Tag Archives: suspense

“The Perfect Girl” by Gilly Macmillan

perfect girl

Summer is perfect to not only catch up on your reading list, but give yourself time to stumble upon something unexpected.  My favorite part about this time of year is going to the down-town Madison Public Library (MPL) and leisurely browsing their “Too Good to Miss” section.  From best-sellers, to adaptations, to obscure picks, the dear MPL librarians never fail to maintain a revolving collection of books that includes something that will appeal to any literary appetite.  The reason why I seem to always leave the library with more books than I came to return is because the “Too Good to Miss” section lives up to its namesake.

It was at this section where I stumbled upon The Perfect Girl.  As someone who likes to brag that I read Gone Girl and Girl on the Train (by the way, what is it with thrillers using the word “girl” in their titles?) before they became super ultra best-sellers, I am always hunting for the newest thriller sensation.  My guilty pleasure are books that include: mystery, unreliable characters, murder, messed up families with secrets, and plot twists.  This title initially caught my eye with it’s dark cover and that at first glance I thought the author was Gillian Flynn (which begs the question: When will she bless us with another book?).  Then I read the back and saw it was about: mystery, unreliable characters, murder, messed up families with secrets, and plot twists.  Say no more.

With the sudden surge of books like Gone Girl, I can imagine that before long this sort of genre will become cliche and tired.  For now though, I am one of many who are hooked on this type of novel.  However, it presents a challenge to authors: it’s hard to take a troupe that sells but avoid your book being lost in the noise.  The Perfect Girl didn’t seem to get great reviews on Goodreads, but I think it is the perfect summer book.

Very short summary: Music prodigy Zoe was involved in an unfortunate accident a year ago that broke her family and sent her to juvenile detention.  Tonight she’s performing a concert with her new brother in law to try to get her life back on track.  Little does she know by the end of the night, her mother will be dead.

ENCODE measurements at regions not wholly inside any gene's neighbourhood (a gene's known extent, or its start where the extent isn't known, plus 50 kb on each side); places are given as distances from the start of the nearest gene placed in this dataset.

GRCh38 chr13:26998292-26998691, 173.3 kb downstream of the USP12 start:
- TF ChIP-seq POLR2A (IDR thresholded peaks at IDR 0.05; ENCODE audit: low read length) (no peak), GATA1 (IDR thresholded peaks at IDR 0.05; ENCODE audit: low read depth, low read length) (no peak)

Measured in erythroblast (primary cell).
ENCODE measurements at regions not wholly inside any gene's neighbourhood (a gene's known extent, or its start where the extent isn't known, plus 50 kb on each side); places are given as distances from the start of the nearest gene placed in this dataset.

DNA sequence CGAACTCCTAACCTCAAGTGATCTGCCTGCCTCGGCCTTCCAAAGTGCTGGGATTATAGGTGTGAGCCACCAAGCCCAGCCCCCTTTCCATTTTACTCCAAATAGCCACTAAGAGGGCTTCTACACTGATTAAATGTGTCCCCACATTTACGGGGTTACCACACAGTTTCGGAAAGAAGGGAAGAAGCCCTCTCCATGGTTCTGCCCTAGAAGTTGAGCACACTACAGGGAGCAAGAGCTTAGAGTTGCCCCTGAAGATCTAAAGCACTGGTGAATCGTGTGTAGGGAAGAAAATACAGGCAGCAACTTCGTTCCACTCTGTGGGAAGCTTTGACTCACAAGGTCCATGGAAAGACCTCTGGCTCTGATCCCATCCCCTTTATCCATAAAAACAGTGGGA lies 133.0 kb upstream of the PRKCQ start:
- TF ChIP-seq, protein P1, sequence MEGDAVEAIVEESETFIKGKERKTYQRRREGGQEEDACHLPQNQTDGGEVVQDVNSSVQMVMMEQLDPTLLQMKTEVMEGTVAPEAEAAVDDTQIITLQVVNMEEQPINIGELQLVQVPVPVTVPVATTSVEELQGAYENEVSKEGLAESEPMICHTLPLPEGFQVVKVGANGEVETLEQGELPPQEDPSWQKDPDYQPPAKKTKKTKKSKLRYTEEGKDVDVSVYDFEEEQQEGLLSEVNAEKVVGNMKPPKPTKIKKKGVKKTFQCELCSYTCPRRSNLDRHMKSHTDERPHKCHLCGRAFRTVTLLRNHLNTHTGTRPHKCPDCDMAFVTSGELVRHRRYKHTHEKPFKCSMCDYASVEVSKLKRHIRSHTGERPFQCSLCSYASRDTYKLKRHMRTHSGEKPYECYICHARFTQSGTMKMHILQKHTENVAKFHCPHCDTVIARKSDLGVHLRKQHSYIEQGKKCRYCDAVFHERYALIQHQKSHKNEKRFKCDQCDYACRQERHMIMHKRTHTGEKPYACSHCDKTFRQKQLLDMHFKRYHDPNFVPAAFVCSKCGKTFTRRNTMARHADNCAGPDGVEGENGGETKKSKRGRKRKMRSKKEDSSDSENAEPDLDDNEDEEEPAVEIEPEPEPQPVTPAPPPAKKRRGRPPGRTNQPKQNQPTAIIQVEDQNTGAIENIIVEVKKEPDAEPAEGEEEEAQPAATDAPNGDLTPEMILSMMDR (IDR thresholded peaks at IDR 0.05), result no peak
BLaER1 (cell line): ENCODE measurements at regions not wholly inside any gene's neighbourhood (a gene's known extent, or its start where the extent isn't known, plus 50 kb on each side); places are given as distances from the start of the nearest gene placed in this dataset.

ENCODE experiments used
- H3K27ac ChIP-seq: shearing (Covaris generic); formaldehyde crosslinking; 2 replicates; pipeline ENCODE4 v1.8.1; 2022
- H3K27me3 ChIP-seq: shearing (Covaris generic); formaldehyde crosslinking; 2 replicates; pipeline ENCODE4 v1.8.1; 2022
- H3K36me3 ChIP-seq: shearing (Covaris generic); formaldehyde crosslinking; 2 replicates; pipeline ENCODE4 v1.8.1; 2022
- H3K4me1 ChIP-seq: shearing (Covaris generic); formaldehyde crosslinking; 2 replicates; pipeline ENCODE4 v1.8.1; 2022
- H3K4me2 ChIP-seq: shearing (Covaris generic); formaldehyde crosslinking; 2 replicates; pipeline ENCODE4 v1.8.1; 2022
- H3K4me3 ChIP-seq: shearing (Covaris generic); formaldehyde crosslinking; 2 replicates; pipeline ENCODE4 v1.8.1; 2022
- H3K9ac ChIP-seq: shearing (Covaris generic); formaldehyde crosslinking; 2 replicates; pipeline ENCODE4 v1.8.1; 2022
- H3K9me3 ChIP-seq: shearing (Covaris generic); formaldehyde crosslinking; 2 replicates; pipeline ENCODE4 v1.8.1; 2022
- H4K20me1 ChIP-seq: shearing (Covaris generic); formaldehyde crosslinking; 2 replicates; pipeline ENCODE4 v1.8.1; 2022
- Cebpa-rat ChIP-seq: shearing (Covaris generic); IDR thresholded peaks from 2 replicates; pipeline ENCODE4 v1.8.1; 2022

Dum dum dum!!

Mystery/thriller lovers will see that this book takes a lot of strategies from Gone Girl.  It is told in multiple perspectives, you aren’t sure who is a reliable character or not, there are a lot of family secrets, and everything is revealed in spurts.  The paperback version is about 430 pages, but it took me only 3 days to read.  It’s fast paced and has decent character development.  My only critiques would be that the ending is somewhat predictable, and the character Sam (a police officer) didn’t really seem necessary to the overall plot.

While we wait for Gillian Flynn (hint hint Gillian!) to crank out her new book (right now would be great!), The Perfect Girl is a satisfactory thriller that will provide you with a few days of literary entertainment.  Take it with you on a trip this summer, or as you sit by the pool.

What books are you reading this summer?  Let me know in the comments!

 

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Filed under Mystery, Thriller

The Butterfly Garden by Dot Hutchinson

butterfly-garden

Where do I even begin?

I’ve read my fair share of books that scared me, scarred me, haunted me.

But until now, I had never encountered a book that managed to do all of that while also being mesmerizing and surprisingly readable.

This book is a young woman’s (Maya) confession in a police station.  All we know at the beginning is that she and many other girls were kidnapped and endured unspeakable horrors at the hands of a man referred to as “The Gardener.”  Though reluctant at first to open up to the cops, Maya slowly shares her heartbreaking account of her childhood and life as a prisoner with the other women.

Soon we learn that the gardener tattoos each woman with large butterfly wings (each woman’s unique) on their backs and refers to them as his “butterflies.”  As Maya confesses to the cops, the reader is taken with her on the same twisted, terrifying path of discovery as to what being a “butterfly” for the Gardener entails.

We know from the beginning that Maya and other women ultimately escape.  The purpose of the story and the impending climax is how Maya eventually became free and why she seems to hesitate at incriminating her captor.  As the novel builds up to this, the author develops through Maya’s account the characters of the butterflies and the gardener, giving them a raw humanity that sparks conflicting emotions.  It’s not a victim versus villain scenario.  It’s a complicated exploration of the dichotomy of the human condition.

This book with scare you, scar you, haunt you.  Its superior writing and storytelling are worth every emotion.

Have you read this book?  Let me know in the comments what you thought!

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Filed under Fiction, horror, Mystery